Faith, Media & Culture

Here’s today’s dispatch from the crossroads of faith, media and culture.

A Star is Born. That would be Blake Rayne who headlines The Identical (opening nationwide tomorrow, 9/5) in the twin roles of fictional  ’50’s-60’s rock superstar Drexel Hemsley (read Elvis Presley) and Ryan Wade, the son of a preacher (Ray Liotta) who gets his big break as a Drexel impersonator. The twist that — unbeknownst to both of them — Drexel and Ryan are actually identical twins who were separated at birth when their depression-era natural parents (Brian Geraghty and Amanda Crew) realized they couldn’t afford to raise both children.  Out of love for both sons, the couple decided to ask the itinerant Rev. Reece Wade and his wife Louise (Ashley Judd) — who ached for a child of their own — to adopt one of them. The two boys were then raised as only children — neither knowing of the other’s existence.

The story is actually a creative re-imagining of the life of Elvis Presley — whose real-life twin brother was actually stillborn — making the casting of Rayne, a real-life Elvis impersonator in his very first acting role, all the more inspired. The thing is though, Rayne actually can act and has a magnetic screen presence all his own. Like Ryan Wade, he’s more than just an imitation of a talent. He IS a talent who manages to hold his own, even opposite Ray Liotta with him he shares some very intense and emotional scenes.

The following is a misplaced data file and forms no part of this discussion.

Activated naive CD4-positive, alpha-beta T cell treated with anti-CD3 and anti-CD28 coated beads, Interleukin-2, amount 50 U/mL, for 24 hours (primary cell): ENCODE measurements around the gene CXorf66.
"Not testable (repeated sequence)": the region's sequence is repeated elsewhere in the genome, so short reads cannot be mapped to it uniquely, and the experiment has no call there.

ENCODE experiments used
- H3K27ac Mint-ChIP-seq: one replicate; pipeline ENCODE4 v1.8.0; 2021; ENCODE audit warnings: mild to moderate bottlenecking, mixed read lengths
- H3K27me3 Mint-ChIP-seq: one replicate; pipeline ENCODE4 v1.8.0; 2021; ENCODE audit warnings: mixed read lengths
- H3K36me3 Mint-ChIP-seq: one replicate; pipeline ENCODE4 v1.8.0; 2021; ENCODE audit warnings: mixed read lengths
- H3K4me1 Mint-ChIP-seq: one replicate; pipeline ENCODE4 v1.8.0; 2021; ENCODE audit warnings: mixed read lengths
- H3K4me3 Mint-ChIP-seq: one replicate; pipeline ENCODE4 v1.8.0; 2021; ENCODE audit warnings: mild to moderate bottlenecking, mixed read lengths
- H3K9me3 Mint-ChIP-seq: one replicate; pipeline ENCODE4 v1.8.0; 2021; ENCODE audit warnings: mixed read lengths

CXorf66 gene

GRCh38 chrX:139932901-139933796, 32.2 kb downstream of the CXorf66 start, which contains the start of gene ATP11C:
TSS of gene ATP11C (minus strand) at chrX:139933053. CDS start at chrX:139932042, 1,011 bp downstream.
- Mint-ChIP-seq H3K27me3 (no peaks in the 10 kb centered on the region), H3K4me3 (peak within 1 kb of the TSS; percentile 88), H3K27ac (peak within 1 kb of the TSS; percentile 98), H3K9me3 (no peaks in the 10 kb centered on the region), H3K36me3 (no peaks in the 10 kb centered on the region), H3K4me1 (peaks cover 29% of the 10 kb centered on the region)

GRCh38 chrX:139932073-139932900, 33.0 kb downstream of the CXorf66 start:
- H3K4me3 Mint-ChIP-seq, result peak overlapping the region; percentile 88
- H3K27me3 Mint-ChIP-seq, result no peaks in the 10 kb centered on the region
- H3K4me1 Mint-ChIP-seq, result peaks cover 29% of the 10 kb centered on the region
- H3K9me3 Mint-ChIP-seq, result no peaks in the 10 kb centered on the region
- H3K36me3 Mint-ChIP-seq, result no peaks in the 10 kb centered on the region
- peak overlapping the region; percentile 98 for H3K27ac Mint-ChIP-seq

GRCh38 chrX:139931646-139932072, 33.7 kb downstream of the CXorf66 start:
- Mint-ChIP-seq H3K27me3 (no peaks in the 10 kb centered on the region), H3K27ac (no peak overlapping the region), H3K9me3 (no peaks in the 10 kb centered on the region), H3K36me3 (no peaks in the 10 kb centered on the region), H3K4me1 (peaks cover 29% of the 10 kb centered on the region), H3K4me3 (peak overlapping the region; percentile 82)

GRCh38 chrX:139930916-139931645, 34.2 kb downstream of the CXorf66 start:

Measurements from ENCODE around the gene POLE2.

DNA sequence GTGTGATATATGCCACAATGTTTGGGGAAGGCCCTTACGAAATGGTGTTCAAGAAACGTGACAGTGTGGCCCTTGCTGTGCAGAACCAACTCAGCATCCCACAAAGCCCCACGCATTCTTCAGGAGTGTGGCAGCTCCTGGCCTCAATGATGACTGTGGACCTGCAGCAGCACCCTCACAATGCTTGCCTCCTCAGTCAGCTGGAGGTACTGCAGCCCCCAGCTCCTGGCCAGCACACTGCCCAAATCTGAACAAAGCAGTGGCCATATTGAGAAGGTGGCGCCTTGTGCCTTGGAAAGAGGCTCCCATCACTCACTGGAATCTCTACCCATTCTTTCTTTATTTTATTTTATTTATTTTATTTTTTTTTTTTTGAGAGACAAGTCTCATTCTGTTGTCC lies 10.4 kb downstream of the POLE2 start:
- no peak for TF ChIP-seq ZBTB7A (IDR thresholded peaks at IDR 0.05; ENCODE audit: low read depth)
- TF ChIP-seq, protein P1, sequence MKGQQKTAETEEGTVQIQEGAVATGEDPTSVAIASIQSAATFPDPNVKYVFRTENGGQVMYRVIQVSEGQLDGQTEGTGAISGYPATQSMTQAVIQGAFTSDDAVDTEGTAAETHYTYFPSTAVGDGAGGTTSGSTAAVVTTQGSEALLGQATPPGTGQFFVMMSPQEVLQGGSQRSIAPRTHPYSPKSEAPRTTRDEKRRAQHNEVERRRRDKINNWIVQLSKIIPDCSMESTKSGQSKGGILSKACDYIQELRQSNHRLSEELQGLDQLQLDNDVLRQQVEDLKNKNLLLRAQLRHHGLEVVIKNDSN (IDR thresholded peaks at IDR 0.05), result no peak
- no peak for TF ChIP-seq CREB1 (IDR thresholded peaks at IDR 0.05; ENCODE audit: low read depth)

And, speaking of Liotta, his performance is really worthy of an Oscar nomination. In Reece Wade he creates a flesh-and-blood character that is both stern and compassionate. His preacher is neither the backward-thinking bigot conjured up in so many Hollywood movies nor the near-perfect paragon of wisdom often portrayed in faith-based films. Wade is, basically, a good man who is struggling to do the right thing even as he makes mistakes along the way.

Ashley Judd’s fine, subtle performance as both Reece’s understanding wife and Ryan’s understanding mother adds an extra layer of heart to the saga. Erin Cottrell, perhaps best known for her role as as Missy in Michael Landon Jr.’s Love Comes Softly, also is quite good as Jenny O’Brien, the love of Ryan’s life.

Among the rest of the top-notch cast are Seth Green as Ryan’s band buddy Dino and Joe Pantoliano as Avi, a likable mechanic Ryan works for before catching his big break.

While some faith-based movies can be seen as sometimes pale imitations of their more secular counterparts (i.e. Persecuted and The Fugitive), thanks to a compelling, thoughtful script by Howard Klausner (The Last Ride), The Identical is an original. His parable of forgiveness and being true to who your are  is enhanced by a very capable cast, the visual creativity of first-time director Dustin Marcellino and some great original music (which, of course, can be heard via a soundtrack album). The Identical is Highly Recommended.

Encourage one another and build each other up – 1 Thessalonians 5:11